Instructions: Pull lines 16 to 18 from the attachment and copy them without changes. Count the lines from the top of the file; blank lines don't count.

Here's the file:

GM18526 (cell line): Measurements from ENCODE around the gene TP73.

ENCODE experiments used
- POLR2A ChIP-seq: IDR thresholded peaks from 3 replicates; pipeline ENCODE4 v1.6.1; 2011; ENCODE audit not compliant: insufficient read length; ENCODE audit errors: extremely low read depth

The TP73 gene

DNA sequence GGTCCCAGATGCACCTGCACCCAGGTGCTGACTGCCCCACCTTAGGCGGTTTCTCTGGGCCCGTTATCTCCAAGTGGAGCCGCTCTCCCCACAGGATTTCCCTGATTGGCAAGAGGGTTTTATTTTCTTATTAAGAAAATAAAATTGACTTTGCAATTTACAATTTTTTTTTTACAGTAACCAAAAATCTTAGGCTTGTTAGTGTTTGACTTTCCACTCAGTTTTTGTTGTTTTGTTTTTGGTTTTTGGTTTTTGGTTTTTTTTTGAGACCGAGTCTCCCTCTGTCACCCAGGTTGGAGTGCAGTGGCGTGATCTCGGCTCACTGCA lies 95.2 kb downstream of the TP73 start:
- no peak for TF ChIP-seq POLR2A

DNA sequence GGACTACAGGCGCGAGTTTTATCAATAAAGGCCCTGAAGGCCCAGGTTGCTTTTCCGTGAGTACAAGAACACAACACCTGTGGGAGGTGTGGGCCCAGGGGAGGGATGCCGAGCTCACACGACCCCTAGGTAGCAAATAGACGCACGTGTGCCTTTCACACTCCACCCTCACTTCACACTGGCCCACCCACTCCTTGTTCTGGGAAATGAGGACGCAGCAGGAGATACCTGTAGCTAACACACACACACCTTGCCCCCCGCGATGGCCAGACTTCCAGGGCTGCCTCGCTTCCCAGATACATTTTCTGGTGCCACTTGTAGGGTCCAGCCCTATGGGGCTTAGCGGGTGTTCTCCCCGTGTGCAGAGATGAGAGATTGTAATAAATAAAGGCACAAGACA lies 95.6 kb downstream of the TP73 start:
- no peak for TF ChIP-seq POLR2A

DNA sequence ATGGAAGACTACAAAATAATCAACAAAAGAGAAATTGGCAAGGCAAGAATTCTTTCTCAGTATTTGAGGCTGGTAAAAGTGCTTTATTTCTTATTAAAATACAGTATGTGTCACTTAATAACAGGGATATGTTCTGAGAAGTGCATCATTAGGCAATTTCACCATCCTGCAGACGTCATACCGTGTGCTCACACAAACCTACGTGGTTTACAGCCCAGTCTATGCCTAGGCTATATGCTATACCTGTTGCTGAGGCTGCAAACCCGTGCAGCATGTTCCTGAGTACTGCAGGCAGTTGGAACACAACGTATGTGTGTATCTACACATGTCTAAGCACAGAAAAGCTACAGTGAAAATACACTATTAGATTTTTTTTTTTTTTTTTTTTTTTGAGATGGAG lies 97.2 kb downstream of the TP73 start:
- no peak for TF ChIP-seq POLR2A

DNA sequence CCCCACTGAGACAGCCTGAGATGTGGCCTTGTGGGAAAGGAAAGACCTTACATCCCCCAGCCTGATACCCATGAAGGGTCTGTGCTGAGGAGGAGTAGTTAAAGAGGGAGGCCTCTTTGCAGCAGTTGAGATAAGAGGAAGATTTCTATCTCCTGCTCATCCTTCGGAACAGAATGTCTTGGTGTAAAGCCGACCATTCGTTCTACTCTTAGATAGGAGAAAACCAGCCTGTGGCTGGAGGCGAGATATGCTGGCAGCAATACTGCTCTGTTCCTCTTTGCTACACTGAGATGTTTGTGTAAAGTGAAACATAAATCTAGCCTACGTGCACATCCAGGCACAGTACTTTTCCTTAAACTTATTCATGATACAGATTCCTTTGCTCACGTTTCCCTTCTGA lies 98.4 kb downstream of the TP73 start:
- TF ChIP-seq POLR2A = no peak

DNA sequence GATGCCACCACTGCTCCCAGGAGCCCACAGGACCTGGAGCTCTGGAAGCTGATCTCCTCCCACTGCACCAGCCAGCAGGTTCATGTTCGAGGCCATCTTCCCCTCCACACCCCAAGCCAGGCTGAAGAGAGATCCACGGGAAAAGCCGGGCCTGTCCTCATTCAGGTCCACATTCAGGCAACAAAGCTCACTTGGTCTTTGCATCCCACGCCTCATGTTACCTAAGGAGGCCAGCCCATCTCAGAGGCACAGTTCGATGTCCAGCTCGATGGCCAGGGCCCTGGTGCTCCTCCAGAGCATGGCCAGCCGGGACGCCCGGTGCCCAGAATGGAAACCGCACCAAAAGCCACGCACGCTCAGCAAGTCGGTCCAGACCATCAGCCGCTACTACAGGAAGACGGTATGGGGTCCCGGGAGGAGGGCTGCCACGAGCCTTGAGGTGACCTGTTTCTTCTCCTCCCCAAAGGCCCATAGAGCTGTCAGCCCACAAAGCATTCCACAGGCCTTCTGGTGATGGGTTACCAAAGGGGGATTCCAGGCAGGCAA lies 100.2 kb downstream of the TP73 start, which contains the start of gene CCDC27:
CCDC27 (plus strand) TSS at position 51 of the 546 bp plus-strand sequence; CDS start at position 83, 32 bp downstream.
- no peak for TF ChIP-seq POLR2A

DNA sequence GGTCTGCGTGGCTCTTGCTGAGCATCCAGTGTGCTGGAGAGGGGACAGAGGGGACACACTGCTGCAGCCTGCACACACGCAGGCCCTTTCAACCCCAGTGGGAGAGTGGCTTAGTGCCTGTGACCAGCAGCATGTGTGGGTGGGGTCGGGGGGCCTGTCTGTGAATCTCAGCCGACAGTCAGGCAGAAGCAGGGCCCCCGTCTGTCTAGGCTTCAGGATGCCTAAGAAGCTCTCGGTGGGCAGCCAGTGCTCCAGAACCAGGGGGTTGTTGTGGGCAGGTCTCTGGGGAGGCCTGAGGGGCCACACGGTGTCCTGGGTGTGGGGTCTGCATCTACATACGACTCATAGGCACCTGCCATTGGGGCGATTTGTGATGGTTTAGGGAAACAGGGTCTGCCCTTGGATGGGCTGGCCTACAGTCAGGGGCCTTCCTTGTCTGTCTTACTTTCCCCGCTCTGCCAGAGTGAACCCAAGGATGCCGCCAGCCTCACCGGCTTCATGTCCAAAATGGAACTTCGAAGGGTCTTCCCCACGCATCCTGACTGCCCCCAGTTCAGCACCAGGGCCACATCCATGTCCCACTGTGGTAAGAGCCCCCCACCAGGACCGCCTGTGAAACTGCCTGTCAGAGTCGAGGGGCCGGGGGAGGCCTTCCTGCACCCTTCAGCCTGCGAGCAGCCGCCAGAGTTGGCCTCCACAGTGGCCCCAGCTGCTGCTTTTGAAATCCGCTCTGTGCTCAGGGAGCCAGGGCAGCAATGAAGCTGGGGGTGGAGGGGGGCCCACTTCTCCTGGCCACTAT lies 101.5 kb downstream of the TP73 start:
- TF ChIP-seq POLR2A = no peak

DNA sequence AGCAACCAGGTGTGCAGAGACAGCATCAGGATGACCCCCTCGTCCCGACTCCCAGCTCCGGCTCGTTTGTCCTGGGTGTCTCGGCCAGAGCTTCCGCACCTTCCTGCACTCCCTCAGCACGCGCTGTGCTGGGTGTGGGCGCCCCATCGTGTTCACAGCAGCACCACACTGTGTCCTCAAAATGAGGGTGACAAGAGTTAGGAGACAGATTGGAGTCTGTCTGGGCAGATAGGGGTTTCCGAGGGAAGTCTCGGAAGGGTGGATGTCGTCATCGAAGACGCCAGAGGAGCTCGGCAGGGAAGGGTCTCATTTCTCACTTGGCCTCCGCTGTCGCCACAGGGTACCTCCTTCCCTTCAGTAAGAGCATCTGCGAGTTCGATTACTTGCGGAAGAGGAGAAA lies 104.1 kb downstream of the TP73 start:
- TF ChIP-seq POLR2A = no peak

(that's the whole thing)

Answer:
DNA sequence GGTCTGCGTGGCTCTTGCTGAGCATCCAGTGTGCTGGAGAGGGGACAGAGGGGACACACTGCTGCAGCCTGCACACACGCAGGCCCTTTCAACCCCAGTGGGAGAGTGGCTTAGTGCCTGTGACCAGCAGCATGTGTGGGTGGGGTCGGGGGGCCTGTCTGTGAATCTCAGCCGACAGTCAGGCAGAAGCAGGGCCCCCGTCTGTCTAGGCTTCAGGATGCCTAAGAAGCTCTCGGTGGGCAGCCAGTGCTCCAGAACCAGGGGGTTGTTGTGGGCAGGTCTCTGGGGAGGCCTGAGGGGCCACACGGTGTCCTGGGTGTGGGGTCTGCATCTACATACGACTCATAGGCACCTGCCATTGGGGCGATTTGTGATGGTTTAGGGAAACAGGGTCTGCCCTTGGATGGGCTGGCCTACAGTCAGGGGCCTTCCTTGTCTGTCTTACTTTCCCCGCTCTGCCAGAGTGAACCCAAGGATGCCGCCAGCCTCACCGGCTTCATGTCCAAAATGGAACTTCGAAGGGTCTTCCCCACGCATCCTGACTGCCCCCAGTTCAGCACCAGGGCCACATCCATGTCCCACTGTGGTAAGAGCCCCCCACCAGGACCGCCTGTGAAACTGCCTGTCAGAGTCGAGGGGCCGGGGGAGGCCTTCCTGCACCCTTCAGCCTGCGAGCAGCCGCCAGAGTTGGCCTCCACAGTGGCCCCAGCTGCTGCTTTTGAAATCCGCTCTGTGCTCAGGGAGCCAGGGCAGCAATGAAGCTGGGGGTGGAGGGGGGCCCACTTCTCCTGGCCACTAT lies 101.5 kb downstream of the TP73 start:
- TF ChIP-seq POLR2A = no peak

DNA sequence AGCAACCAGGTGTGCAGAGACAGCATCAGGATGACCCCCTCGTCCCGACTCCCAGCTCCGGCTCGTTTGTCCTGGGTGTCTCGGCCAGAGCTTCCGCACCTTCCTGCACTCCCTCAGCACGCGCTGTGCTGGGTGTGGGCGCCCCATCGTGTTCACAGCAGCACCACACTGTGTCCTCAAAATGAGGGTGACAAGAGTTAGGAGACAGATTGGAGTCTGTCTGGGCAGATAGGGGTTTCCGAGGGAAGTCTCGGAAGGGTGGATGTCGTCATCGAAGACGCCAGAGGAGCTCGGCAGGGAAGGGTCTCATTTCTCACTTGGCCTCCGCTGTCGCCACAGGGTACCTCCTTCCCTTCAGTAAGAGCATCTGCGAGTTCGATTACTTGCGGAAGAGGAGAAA lies 104.1 kb downstream of the TP73 start: